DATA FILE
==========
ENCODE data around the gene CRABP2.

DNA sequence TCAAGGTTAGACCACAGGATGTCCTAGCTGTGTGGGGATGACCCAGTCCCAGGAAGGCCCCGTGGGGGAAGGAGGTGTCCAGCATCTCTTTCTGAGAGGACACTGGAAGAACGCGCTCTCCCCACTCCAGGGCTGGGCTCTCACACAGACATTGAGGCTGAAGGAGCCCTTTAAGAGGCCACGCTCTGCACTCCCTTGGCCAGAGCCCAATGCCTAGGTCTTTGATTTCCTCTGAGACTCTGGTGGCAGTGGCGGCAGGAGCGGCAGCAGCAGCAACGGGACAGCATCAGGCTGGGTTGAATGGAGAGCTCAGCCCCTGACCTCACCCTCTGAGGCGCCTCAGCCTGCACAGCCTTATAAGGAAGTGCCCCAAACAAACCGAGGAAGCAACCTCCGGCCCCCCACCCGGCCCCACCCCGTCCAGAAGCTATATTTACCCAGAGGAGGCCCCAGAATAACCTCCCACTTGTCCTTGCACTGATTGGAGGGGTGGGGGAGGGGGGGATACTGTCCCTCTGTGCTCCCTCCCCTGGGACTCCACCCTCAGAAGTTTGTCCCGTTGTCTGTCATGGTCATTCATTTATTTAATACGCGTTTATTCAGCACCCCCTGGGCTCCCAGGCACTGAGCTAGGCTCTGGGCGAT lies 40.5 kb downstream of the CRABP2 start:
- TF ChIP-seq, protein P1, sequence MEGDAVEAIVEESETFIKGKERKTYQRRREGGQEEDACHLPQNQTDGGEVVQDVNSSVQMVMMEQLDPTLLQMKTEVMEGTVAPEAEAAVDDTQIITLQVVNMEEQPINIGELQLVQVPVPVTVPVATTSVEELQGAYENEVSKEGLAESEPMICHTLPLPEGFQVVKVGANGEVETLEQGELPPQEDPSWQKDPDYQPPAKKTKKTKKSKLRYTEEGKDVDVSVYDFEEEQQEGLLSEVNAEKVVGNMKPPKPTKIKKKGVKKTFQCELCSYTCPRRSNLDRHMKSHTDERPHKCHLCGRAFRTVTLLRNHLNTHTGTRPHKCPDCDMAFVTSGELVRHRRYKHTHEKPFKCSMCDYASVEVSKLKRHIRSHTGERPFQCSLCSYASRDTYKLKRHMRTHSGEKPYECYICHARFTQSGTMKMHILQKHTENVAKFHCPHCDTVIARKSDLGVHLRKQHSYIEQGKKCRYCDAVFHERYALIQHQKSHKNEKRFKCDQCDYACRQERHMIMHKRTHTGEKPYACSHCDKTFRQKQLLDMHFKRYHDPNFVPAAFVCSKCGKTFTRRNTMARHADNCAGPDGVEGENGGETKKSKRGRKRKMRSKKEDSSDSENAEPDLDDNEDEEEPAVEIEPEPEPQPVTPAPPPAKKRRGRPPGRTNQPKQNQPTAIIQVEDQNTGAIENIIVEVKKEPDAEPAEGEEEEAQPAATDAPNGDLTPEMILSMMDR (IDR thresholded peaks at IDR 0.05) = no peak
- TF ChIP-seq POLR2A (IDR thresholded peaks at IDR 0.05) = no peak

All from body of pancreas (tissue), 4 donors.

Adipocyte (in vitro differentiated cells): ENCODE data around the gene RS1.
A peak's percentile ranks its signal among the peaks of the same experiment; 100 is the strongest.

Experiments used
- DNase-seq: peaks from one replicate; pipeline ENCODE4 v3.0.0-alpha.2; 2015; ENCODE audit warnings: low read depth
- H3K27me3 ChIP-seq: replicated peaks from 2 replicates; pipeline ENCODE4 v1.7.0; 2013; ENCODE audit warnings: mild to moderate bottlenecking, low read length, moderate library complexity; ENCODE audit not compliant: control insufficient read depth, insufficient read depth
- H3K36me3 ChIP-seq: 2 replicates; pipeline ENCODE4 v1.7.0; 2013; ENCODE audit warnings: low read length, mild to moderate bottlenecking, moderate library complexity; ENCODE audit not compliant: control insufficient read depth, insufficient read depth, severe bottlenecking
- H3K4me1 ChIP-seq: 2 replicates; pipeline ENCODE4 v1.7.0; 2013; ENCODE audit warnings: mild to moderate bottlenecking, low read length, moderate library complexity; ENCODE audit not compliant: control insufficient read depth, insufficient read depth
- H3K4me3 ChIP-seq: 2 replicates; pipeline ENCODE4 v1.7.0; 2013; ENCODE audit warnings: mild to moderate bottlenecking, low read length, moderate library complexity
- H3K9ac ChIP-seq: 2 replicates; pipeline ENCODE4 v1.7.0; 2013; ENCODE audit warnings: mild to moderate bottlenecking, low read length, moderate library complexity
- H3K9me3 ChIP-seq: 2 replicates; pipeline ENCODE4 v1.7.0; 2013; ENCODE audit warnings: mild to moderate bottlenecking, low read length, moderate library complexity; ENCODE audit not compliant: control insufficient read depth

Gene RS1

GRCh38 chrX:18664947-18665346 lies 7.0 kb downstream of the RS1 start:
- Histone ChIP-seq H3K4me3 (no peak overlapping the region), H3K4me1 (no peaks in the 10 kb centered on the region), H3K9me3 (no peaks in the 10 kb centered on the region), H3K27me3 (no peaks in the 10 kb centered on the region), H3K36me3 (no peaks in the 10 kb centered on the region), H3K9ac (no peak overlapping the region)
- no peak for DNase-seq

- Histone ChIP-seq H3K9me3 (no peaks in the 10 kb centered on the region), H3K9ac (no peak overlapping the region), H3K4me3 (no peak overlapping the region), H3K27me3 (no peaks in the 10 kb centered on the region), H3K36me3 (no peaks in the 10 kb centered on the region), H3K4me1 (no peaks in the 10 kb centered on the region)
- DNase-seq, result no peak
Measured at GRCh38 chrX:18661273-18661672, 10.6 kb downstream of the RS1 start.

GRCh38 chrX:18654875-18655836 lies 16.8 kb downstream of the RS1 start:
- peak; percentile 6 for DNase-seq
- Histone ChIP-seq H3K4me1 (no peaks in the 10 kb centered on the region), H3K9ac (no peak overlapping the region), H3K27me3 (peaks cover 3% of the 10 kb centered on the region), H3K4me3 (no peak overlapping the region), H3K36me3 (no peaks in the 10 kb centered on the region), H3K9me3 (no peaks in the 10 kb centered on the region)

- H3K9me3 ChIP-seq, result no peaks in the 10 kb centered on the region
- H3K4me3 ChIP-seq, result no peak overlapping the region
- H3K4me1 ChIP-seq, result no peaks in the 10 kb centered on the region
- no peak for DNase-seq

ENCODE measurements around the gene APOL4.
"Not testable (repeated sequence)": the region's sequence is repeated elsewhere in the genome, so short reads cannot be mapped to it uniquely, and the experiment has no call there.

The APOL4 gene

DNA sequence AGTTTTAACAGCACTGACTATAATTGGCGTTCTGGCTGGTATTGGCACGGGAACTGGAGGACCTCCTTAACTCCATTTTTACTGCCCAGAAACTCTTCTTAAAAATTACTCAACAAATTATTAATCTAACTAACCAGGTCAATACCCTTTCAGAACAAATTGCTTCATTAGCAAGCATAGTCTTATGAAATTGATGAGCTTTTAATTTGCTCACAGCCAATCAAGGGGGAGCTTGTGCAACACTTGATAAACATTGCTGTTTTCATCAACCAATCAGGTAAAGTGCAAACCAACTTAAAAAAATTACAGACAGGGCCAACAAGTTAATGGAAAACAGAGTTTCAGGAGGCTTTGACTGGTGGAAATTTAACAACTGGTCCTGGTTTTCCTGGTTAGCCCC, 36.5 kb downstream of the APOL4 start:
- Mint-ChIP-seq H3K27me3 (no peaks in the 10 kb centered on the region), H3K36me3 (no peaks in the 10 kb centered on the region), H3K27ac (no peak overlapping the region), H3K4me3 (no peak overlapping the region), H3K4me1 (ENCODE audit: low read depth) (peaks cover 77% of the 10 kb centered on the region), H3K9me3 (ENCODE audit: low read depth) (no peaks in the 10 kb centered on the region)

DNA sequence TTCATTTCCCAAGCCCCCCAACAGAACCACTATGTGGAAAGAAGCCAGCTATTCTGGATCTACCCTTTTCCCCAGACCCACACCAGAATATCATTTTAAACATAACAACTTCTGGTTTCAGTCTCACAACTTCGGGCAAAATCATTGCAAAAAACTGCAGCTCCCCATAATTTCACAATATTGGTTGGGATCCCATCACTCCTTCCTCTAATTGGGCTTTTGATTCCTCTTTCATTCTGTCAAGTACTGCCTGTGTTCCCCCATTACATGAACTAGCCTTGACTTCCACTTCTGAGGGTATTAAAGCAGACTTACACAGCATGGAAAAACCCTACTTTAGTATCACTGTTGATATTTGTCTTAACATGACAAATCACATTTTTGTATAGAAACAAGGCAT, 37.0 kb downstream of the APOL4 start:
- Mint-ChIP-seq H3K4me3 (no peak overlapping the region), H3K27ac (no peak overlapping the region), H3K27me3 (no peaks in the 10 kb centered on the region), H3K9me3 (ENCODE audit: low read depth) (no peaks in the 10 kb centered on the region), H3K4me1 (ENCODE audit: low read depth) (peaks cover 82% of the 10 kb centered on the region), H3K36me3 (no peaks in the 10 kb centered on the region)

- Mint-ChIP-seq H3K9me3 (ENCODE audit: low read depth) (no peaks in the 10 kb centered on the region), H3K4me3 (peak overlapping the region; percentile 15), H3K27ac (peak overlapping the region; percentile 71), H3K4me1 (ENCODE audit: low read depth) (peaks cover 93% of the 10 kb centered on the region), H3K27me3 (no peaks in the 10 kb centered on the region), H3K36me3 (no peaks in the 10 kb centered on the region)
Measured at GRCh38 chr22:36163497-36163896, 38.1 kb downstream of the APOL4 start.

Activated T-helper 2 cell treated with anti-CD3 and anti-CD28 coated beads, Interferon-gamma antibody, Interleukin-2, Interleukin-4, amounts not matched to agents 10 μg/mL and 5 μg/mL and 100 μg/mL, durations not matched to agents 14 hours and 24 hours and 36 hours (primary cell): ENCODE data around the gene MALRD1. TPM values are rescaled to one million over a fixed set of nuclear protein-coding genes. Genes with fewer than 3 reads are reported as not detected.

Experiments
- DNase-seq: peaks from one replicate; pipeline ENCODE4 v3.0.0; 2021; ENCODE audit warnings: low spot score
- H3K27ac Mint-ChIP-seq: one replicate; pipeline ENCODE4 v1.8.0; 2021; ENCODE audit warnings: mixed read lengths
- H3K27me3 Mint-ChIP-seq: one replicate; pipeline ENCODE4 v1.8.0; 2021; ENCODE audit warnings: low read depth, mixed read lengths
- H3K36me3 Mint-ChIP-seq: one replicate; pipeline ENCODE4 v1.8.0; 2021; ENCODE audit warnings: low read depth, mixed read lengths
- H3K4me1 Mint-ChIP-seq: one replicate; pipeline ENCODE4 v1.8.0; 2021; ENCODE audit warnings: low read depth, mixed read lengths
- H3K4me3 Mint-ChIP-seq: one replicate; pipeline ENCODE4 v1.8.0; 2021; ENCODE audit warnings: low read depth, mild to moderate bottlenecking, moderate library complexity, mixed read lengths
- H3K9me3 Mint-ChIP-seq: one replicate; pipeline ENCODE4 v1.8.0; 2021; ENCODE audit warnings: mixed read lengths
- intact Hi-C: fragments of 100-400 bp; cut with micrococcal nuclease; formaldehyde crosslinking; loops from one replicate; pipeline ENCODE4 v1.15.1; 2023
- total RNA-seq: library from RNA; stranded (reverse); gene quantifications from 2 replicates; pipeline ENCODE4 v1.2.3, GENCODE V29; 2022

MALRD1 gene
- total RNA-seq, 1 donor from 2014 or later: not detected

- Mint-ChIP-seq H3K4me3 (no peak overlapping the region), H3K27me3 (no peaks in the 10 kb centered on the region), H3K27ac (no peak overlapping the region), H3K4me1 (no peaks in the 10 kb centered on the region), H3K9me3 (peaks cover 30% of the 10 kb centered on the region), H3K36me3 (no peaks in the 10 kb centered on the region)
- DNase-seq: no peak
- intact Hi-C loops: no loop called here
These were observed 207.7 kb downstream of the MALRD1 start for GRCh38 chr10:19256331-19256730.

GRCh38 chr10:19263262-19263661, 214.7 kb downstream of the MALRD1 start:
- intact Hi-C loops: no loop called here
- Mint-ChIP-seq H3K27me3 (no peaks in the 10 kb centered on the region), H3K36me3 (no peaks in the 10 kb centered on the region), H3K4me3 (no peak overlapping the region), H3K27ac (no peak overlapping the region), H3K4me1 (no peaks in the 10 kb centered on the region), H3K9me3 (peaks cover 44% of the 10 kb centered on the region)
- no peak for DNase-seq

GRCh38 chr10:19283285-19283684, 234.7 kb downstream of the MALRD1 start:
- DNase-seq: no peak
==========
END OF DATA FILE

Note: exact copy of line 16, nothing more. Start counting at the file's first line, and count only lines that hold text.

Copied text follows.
Gene RS1